Harvesting Money or Souls? – Kenya’s Unprecedented Music Revival

Whether it is revival or revelry, ministry or money, the church in Kenya is certainly experiencing an influx of young musicians professing allegiance to Jesus Christ and service to Him. Notably, most of these young musicians have either recently ‘crossed-over’ from doing secular to Christian genre or are unequivocally doing both.

In Kenya, a gig organized by a popular gospel musician is most likely to attract a far bigger audience than what concerted efforts of several secular musicians can manage. Church meetings, including Sunday services, are lately teeming with music enthusiasts who are in most cases followers of the usually flamboyant artists, many of whom may not be necessarily involved with the local church activities. The church meeting or service that expects to see huge numbers should consider inviting these ‘gospel celebrities’ as guest performers or as regular church members. From the flashy lifestyles of some of the young musicians, it appears the ‘trade’ is very lucrative. Indeed, gospel songs in the country top music charts year-round.

Whatever the motivation, revival or revelry, ministry or money, ‘…whether in pretense, or in truth, Christ is preached; and in this I rejoice, yes, and will rejoice.’ (Philippians 1:18).

Susan Ruguru, popularly known as Suzzie the Worshipper, is one of the new entrants into this stage of gospel musicians. She recently organized a Christian music festival here in Kenya. I sat with her, and we talked at length concerning her music ministry and gospel music generally in Kenya.

Excerpts below:

What was the purpose of the recent music festival you organized?

Suzzie the Worshipper: It was mainly to mobilize people, mostly the youth, and reach out to them as a form of evangelism and a call to worship our Lord and Saviour Jesus Christ. It was also meant to launch my new music album and to give an opportunity to my pastor, other Christians, and my family to bless my ministry.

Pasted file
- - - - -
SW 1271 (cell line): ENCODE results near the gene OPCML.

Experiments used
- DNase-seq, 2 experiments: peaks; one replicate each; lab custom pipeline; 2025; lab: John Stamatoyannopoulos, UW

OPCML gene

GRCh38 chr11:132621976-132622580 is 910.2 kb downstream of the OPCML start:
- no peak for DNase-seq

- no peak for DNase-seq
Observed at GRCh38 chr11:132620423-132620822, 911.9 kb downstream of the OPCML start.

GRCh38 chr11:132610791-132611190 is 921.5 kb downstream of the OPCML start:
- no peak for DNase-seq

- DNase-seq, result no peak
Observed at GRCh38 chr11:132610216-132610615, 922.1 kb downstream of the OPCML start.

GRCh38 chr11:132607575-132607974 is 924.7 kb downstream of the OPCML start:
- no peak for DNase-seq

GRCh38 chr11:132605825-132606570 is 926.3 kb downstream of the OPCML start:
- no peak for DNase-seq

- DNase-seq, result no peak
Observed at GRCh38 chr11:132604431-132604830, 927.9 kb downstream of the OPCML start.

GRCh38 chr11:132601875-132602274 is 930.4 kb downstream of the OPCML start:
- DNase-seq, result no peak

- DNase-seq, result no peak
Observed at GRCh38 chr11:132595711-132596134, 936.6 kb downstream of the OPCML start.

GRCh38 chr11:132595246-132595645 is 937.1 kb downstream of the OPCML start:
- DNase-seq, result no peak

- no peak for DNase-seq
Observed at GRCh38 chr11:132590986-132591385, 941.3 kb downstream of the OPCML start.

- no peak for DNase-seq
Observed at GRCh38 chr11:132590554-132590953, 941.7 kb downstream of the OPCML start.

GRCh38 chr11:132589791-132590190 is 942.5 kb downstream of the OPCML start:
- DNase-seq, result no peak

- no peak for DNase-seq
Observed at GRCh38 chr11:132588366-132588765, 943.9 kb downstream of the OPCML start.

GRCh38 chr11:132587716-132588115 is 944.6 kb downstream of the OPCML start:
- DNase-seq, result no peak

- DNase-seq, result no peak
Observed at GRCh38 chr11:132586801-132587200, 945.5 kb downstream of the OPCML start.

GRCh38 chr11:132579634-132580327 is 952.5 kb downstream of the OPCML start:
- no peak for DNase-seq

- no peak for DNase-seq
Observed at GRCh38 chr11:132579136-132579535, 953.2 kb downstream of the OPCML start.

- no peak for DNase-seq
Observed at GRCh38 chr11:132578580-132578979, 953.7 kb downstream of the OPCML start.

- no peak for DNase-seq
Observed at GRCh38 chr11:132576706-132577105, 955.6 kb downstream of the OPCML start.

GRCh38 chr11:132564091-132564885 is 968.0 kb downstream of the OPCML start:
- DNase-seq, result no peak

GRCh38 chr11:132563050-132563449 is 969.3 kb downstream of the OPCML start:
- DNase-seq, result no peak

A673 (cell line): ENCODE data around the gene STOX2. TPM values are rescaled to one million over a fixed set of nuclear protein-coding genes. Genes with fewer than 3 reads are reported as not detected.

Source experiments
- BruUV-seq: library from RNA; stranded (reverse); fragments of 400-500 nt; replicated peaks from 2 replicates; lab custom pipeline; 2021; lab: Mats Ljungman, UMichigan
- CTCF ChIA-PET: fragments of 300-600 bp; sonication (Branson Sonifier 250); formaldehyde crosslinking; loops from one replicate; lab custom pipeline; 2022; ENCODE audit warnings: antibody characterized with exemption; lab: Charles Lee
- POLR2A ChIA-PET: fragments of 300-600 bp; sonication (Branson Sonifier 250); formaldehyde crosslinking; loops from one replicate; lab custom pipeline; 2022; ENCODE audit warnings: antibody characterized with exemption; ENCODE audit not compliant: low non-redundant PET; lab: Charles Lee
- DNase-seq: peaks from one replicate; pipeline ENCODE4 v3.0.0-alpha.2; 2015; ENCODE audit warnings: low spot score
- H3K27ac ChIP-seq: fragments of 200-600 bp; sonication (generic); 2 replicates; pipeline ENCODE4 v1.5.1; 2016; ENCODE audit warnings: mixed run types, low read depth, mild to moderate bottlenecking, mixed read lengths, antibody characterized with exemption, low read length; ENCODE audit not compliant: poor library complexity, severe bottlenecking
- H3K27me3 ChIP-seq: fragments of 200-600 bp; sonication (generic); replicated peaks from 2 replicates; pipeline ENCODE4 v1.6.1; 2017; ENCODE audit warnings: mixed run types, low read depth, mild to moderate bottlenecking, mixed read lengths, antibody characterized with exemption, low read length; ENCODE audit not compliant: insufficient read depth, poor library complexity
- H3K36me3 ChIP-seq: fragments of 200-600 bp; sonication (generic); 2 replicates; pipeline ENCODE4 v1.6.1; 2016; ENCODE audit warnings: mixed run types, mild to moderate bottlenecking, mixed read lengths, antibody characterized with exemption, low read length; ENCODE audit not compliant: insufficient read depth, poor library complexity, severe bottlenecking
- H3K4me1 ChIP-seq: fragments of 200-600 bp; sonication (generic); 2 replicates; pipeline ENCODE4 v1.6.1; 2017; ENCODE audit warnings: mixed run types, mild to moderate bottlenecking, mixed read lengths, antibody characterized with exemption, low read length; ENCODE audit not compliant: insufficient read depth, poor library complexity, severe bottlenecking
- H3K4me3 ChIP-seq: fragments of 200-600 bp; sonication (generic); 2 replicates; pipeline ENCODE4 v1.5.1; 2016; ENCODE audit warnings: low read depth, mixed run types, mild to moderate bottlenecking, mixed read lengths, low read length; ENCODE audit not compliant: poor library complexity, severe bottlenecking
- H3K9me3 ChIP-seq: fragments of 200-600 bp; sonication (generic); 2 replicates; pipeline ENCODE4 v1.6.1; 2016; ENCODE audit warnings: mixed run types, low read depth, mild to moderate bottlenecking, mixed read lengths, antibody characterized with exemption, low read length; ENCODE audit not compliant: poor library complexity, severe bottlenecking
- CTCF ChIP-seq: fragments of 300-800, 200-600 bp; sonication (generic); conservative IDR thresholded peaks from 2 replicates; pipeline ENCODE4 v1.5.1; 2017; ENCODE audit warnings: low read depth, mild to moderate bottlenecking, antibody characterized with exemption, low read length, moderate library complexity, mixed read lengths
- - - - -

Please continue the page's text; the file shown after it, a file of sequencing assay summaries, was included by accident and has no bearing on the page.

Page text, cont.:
Please share the successes and lessons learned from the festival. 

Suzzie the Worshipper: Hundreds of people attended. The majority were young people who came to simply worship God. I saw a new generation that is willing to seek God. I felt God’s presence throughout the day. I learned that music is indeed a very powerful tool of evangelism and worship. If rightly used, it can bring a huge harvest to the Kingdom of God.


Harvest what? Souls or money?

Suzzie the Worshipper: Souls.


What is your personal focus? Revival or riches?

Suzzie the Worshipper: Revival.


With massive cross-over from secular music, it seems everybody wants to sing Christian music. Why?

Suzzie the Worshipper: Over 80% of Kenyans are Christians. Therefore, the audience for Christian music is huge and much wider as compared to secular music. At the same time, there are many marketing platforms for Christian music due to the many Christian radio and TV stations that we have in the country. The church in Kenya has grown to become such a vast movement such that if you don’t become part of it you are left out, whether it’s business or music or education.


What is attracting secular musicians to Christian music?